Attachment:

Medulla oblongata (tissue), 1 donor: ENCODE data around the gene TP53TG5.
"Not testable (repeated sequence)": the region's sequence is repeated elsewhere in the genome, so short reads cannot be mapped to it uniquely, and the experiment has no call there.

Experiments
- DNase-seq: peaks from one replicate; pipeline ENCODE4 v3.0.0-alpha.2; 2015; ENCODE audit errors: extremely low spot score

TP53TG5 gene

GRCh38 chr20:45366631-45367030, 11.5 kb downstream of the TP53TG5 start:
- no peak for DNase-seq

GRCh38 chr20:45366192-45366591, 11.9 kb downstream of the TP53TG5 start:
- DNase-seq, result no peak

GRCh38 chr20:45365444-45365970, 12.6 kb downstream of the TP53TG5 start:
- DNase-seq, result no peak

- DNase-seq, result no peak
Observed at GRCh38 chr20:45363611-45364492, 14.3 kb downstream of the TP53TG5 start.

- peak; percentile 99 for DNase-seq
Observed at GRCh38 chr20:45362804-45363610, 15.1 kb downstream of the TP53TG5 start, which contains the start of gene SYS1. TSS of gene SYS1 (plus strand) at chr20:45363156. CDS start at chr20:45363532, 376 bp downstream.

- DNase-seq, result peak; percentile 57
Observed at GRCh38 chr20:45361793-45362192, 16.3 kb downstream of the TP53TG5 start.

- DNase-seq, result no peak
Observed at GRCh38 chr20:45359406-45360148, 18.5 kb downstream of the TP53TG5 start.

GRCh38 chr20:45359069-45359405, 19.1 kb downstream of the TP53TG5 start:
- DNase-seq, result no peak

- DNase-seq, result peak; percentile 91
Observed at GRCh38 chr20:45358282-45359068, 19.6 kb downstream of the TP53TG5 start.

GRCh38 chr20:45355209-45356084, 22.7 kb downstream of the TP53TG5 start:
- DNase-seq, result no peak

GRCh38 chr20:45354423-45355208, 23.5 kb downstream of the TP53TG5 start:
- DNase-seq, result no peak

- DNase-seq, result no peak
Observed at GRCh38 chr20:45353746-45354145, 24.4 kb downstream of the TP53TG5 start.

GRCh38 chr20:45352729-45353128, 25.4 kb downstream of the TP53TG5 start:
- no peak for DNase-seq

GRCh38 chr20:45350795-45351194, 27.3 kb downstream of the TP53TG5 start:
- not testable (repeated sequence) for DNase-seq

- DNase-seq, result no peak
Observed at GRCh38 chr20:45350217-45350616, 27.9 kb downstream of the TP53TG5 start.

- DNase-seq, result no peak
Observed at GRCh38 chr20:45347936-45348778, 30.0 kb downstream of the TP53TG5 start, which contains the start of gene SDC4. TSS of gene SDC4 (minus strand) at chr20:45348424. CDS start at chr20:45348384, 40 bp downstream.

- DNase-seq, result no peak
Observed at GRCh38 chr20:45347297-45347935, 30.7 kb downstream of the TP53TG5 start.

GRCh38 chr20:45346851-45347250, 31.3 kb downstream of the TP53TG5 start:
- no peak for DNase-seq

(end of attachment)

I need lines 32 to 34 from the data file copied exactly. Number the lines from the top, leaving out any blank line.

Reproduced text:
GRCh38 chr20:45350795-45351194, 27.3 kb downstream of the TP53TG5 start:
- not testable (repeated sequence) for DNase-seq

- DNase-seq, result no peak